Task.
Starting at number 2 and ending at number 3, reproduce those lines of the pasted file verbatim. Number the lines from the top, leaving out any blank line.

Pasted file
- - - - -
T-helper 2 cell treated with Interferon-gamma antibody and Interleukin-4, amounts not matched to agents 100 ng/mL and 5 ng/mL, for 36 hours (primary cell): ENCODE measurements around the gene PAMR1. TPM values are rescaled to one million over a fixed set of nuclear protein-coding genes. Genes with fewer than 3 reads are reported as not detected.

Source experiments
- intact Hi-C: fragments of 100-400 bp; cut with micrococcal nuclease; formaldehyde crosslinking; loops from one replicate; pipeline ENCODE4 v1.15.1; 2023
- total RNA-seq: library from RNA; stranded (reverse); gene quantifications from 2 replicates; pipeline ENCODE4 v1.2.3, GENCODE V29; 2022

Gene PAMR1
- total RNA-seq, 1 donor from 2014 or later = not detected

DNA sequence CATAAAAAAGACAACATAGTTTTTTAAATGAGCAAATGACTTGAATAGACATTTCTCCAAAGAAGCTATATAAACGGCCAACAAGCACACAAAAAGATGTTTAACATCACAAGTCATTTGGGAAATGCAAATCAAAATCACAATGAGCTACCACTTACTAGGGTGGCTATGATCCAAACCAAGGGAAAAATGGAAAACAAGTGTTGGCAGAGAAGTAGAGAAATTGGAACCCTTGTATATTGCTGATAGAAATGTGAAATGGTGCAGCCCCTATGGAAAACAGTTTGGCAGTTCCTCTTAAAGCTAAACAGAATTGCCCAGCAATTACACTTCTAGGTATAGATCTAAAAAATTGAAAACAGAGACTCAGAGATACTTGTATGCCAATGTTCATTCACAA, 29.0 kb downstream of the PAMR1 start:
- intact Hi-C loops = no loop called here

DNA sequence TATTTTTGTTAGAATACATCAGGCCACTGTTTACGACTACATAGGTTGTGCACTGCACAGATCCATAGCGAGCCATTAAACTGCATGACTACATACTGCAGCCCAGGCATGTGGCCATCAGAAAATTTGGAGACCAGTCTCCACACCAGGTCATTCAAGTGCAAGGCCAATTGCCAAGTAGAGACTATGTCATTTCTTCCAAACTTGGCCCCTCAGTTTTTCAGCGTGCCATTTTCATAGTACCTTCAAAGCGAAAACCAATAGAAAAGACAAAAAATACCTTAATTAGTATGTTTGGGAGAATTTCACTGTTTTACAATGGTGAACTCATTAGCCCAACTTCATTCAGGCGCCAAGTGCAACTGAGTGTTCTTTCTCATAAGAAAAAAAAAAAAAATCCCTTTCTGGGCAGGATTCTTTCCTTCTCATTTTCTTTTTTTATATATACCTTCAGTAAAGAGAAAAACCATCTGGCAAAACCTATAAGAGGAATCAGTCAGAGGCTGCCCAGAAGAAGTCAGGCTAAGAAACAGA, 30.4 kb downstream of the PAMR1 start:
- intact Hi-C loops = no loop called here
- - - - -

Source experiments
- intact Hi-C: fragments of 100-400 bp; cut with micrococcal nuclease; formaldehyde crosslinking; loops from one replicate; pipeline ENCODE4 v1.15.1; 2023